Hospice volunteering: it’s not what you think!

This week (1 – 7 June 2023) is Volunteers’ Week. A time to celebrate the amazing people who give up their time to support our work. With over 1,600 registered volunteers between Peace Hospice Care and Rennie Grove Hospice Care, they cover a huge variety of roles. Some you may be familiar with, and some you haven’t heard of, yet...

Hospice volunteering: it’s not what you think!

Carolyn volunteers in the eBay department of our retail and trading team. She explains:

“I volunteer every Friday morning at our retail and trading headquarters, Bainbridge House, as an eBay lister – specialising in books. We get a lot of donations of books into the shops and if a shop team thinks they’ve got something that could collect a little more money on eBay, they send it into the warehouse for listing. When I come in, I’ll have a look at the books that have come in that week and pick out any that I think are valuable and are going to make the most money for the charity if listed on eBay. I’ll then do a basic valuation, and check to see if there’s a signature, a first edition cover, or if there’s anything unusual that will increase the book’s value. Finally, I’ll put together a shortlist of books to list, and then I’ll photograph them and write the description and list them on eBay.”

Colin’s role sees him working from one of our High Street shops, but it’s not the customers he works with – Colin’s role is PAT testing electrical donations. He explains:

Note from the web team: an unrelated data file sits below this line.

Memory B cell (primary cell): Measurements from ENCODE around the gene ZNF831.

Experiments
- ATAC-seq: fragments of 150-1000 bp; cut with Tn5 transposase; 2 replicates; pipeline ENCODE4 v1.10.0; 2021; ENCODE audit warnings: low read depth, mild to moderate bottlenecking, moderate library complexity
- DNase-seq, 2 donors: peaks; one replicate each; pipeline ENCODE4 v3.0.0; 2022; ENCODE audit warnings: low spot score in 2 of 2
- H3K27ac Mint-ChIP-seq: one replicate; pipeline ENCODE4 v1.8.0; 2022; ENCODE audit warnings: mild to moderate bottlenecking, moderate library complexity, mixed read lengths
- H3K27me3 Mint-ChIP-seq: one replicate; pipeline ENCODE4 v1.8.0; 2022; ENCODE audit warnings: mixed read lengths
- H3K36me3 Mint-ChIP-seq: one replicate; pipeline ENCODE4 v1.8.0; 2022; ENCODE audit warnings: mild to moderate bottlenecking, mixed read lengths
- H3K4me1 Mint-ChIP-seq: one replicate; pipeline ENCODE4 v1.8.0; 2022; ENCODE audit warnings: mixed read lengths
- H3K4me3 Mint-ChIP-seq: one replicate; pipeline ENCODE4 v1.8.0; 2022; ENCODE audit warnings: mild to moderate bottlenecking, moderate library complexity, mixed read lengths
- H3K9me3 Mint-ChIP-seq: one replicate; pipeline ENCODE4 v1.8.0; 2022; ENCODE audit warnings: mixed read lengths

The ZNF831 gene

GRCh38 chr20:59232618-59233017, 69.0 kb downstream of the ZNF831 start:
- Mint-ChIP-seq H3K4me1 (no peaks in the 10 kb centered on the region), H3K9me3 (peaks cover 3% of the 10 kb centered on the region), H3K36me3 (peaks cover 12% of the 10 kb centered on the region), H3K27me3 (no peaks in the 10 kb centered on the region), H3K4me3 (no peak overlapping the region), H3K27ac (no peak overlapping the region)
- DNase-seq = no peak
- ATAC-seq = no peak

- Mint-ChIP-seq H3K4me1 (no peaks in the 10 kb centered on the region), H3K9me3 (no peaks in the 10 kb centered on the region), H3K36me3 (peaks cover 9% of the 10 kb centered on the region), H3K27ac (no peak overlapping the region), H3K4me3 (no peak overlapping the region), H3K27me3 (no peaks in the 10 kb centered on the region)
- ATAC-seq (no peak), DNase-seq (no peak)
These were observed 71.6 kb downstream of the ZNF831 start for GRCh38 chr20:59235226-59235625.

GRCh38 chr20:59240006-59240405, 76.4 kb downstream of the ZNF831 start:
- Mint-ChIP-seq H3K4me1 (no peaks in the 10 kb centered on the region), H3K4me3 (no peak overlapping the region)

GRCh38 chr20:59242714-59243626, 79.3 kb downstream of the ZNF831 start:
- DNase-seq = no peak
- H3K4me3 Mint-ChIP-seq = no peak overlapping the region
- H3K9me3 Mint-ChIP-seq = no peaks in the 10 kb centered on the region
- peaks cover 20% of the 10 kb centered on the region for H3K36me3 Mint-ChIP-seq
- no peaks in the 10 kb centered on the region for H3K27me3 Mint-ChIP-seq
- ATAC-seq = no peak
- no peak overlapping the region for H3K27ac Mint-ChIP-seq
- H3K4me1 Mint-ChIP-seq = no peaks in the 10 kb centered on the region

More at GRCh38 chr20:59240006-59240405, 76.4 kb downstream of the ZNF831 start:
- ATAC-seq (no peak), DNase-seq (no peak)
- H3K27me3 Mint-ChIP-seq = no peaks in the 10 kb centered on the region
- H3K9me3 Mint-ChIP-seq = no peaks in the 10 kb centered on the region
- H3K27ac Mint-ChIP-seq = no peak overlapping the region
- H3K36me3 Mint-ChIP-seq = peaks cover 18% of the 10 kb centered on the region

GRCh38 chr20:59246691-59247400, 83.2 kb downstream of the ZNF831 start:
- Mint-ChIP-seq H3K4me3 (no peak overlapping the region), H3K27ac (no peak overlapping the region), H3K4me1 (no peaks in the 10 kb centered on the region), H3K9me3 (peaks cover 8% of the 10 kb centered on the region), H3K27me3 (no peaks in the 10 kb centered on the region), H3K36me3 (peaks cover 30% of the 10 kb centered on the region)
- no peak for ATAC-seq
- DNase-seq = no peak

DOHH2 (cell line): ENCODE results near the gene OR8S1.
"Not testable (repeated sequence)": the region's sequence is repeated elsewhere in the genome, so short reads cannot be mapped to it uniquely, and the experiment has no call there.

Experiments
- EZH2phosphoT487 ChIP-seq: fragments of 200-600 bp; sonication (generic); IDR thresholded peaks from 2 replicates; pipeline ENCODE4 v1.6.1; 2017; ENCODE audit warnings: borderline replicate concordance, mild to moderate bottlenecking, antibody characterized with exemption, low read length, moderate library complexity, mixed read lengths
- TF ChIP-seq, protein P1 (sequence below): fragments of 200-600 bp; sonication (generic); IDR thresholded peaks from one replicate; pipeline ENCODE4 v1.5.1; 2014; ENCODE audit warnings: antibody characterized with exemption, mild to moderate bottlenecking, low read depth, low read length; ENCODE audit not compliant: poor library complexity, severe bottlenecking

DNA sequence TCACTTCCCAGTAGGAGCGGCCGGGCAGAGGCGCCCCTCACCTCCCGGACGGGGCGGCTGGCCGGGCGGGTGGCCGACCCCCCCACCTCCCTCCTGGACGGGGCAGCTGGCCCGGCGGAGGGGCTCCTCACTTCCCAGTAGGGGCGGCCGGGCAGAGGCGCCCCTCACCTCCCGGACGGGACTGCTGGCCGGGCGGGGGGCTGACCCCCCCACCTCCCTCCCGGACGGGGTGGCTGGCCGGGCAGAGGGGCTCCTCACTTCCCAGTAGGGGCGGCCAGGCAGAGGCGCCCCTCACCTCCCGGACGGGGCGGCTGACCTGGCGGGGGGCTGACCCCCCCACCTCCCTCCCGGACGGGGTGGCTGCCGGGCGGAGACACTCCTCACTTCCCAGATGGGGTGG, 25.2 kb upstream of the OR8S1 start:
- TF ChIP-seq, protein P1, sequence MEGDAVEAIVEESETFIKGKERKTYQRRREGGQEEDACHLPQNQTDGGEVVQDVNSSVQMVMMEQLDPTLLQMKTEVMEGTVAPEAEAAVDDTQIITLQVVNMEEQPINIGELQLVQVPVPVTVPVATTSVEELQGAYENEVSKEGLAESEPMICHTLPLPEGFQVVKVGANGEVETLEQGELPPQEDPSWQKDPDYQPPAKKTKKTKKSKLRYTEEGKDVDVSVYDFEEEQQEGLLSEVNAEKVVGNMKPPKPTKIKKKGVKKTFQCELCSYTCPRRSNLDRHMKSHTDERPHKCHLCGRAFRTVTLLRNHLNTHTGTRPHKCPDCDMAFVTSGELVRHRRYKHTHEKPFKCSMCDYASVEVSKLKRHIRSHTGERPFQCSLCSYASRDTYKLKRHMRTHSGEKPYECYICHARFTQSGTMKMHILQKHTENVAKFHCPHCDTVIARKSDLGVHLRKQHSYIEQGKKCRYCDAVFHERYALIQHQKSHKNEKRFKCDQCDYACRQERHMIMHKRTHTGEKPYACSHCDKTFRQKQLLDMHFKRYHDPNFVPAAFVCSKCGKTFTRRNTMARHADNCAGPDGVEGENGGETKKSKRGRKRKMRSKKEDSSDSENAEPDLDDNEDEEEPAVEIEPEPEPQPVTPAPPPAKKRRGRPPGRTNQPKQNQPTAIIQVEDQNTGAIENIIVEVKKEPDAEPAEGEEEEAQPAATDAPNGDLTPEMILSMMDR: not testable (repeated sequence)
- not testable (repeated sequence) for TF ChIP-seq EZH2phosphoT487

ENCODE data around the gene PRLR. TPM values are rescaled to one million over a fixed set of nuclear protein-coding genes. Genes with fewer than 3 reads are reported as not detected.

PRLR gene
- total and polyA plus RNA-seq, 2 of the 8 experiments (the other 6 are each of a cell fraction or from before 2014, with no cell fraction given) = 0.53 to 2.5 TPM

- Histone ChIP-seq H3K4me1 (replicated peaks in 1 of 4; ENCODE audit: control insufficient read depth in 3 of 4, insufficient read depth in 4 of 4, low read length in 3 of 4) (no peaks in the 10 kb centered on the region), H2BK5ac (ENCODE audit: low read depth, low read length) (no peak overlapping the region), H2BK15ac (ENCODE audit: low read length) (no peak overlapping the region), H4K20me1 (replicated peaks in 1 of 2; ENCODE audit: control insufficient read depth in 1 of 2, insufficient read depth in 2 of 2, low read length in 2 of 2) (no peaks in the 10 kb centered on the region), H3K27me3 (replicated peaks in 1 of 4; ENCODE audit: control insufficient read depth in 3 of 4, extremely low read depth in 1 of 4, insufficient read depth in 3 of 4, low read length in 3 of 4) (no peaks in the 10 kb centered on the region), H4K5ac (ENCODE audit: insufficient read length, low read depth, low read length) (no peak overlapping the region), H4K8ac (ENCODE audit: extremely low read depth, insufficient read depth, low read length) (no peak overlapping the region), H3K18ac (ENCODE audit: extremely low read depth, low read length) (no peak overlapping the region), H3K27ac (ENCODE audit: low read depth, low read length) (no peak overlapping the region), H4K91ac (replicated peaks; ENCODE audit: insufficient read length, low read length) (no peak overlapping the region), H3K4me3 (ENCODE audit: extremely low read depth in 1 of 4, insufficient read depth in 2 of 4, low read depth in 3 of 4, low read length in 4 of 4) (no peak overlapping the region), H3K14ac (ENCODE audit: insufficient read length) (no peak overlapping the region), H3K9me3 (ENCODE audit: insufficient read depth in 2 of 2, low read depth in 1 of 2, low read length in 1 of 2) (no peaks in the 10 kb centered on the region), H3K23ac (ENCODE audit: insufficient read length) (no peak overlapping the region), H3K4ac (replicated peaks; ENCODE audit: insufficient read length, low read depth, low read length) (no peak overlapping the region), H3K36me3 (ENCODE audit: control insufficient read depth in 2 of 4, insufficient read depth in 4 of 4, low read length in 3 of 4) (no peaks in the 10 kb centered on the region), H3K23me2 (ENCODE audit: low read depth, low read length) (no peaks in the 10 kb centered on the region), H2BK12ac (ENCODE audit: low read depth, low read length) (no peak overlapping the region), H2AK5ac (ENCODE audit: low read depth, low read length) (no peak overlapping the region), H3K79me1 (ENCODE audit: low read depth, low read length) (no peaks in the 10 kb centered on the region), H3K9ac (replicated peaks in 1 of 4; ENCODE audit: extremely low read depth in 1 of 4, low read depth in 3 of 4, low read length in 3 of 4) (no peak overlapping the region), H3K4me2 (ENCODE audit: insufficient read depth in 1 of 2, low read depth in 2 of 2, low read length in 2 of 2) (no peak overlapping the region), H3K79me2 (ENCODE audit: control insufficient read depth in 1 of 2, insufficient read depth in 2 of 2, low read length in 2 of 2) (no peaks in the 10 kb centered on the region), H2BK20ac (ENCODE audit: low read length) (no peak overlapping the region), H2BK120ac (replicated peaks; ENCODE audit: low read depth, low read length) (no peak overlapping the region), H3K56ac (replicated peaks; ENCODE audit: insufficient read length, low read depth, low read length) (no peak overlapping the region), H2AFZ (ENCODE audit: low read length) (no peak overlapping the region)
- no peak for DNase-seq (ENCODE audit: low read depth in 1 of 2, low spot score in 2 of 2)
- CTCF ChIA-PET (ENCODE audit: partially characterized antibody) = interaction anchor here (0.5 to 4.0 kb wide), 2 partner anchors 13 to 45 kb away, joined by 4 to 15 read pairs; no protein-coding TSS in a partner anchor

“My role involves testing electrical items that are donated to the shops to make sure they’re safe for sale. The items we test range from hair dryers to televisions. I’m based in the Princes Risborough shop along with a friend of 30 years who also volunteers as a PAT tester here, so it’s nice when we have the chance to work as a team.”

Dave also works in the retail & trading team but neither in a shop nor in the warehouse. His role is much more mobile – as a volunteer van driver.

Dave says:

“The role involves driving a Transit-sized van, alongside a driver’s mate volunteer, to move stock between the retail warehouse and the charity’s High Street shops. There are now a total of 32 shops, all on different routes, that need supplying with stock, so we’re kept busy! The shift generally starts at 9am and most are finished and back at the warehouse by around 1pm.”

Driving is also a key part of Peter’s role as a medicines collector for the Peace Hospice Inpatient Unit. He says:

“The role involves collecting orders for controlled drugs and medication from the Peace Hospice Inpatient Unit before taking them to the hospital, which is usually Mount Vernon. I then collect the drugs and bring them back to the Inpatient Unit, after checking that all the correct processes and paperwork have been completed. I also sometimes collect blood products from Watford Hospital and take them to the Inpatient Unit.”

Penny’s volunteering role has one main base – the Open Art Studio at the Peace Hospice site in Watford. Here’s what she says about being an art therapy volunteer: